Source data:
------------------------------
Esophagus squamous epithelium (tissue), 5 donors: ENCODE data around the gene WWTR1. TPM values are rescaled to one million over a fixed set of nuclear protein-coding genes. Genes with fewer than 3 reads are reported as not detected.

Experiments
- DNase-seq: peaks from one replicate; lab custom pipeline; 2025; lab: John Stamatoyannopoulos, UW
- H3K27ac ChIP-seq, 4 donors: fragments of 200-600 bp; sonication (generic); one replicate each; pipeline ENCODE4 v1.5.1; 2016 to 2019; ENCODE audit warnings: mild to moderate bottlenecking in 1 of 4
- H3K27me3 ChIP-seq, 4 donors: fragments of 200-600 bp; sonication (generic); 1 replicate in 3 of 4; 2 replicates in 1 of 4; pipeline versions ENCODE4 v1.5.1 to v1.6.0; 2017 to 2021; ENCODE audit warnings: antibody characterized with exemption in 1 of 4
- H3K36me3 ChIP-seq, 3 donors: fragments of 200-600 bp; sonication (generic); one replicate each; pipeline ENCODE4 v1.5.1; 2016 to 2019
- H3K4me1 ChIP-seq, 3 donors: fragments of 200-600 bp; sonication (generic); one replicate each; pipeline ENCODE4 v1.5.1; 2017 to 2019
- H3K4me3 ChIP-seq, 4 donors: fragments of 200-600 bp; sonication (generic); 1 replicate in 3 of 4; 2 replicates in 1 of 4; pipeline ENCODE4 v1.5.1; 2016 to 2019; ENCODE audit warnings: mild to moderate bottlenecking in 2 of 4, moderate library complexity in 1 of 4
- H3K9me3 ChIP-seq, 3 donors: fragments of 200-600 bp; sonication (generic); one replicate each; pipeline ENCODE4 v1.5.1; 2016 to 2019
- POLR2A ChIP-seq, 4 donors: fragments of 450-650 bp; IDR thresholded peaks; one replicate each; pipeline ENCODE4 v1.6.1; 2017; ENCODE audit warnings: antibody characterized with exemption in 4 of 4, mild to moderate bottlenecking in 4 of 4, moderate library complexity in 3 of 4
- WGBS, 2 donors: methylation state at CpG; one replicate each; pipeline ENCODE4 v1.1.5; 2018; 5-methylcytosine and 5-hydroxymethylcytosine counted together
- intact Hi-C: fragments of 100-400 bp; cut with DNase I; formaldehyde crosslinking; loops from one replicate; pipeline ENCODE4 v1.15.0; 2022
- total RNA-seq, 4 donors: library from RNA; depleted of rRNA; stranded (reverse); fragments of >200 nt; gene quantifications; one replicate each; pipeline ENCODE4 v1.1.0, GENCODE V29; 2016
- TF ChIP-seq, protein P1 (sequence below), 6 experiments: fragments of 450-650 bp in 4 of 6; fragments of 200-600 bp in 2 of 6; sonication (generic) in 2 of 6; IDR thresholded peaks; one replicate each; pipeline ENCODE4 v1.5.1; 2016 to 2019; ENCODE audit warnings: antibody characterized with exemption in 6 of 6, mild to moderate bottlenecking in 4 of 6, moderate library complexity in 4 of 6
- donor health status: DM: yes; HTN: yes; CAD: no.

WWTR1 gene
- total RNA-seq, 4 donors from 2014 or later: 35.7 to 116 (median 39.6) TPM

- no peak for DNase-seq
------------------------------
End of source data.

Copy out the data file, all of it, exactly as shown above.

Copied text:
Esophagus squamous epithelium (tissue), 5 donors: ENCODE data around the gene WWTR1. TPM values are rescaled to one million over a fixed set of nuclear protein-coding genes. Genes with fewer than 3 reads are reported as not detected.

Experiments
- DNase-seq: peaks from one replicate; lab custom pipeline; 2025; lab: John Stamatoyannopoulos, UW
- H3K27ac ChIP-seq, 4 donors: fragments of 200-600 bp; sonication (generic); one replicate each; pipeline ENCODE4 v1.5.1; 2016 to 2019; ENCODE audit warnings: mild to moderate bottlenecking in 1 of 4
- H3K27me3 ChIP-seq, 4 donors: fragments of 200-600 bp; sonication (generic); 1 replicate in 3 of 4; 2 replicates in 1 of 4; pipeline versions ENCODE4 v1.5.1 to v1.6.0; 2017 to 2021; ENCODE audit warnings: antibody characterized with exemption in 1 of 4
- H3K36me3 ChIP-seq, 3 donors: fragments of 200-600 bp; sonication (generic); one replicate each; pipeline ENCODE4 v1.5.1; 2016 to 2019
- H3K4me1 ChIP-seq, 3 donors: fragments of 200-600 bp; sonication (generic); one replicate each; pipeline ENCODE4 v1.5.1; 2017 to 2019
- H3K4me3 ChIP-seq, 4 donors: fragments of 200-600 bp; sonication (generic); 1 replicate in 3 of 4; 2 replicates in 1 of 4; pipeline ENCODE4 v1.5.1; 2016 to 2019; ENCODE audit warnings: mild to moderate bottlenecking in 2 of 4, moderate library complexity in 1 of 4
- H3K9me3 ChIP-seq, 3 donors: fragments of 200-600 bp; sonication (generic); one replicate each; pipeline ENCODE4 v1.5.1; 2016 to 2019
- POLR2A ChIP-seq, 4 donors: fragments of 450-650 bp; IDR thresholded peaks; one replicate each; pipeline ENCODE4 v1.6.1; 2017; ENCODE audit warnings: antibody characterized with exemption in 4 of 4, mild to moderate bottlenecking in 4 of 4, moderate library complexity in 3 of 4
- WGBS, 2 donors: methylation state at CpG; one replicate each; pipeline ENCODE4 v1.1.5; 2018; 5-methylcytosine and 5-hydroxymethylcytosine counted together
- intact Hi-C: fragments of 100-400 bp; cut with DNase I; formaldehyde crosslinking; loops from one replicate; pipeline ENCODE4 v1.15.0; 2022
- total RNA-seq, 4 donors: library from RNA; depleted of rRNA; stranded (reverse); fragments of >200 nt; gene quantifications; one replicate each; pipeline ENCODE4 v1.1.0, GENCODE V29; 2016
- TF ChIP-seq, protein P1 (sequence below), 6 experiments: fragments of 450-650 bp in 4 of 6; fragments of 200-600 bp in 2 of 6; sonication (generic) in 2 of 6; IDR thresholded peaks; one replicate each; pipeline ENCODE4 v1.5.1; 2016 to 2019; ENCODE audit warnings: antibody characterized with exemption in 6 of 6, mild to moderate bottlenecking in 4 of 6, moderate library complexity in 4 of 6
- donor health status: DM: yes; HTN: yes; CAD: no.

WWTR1 gene
- total RNA-seq, 4 donors from 2014 or later: 35.7 to 116 (median 39.6) TPM

- no peak for DNase-seq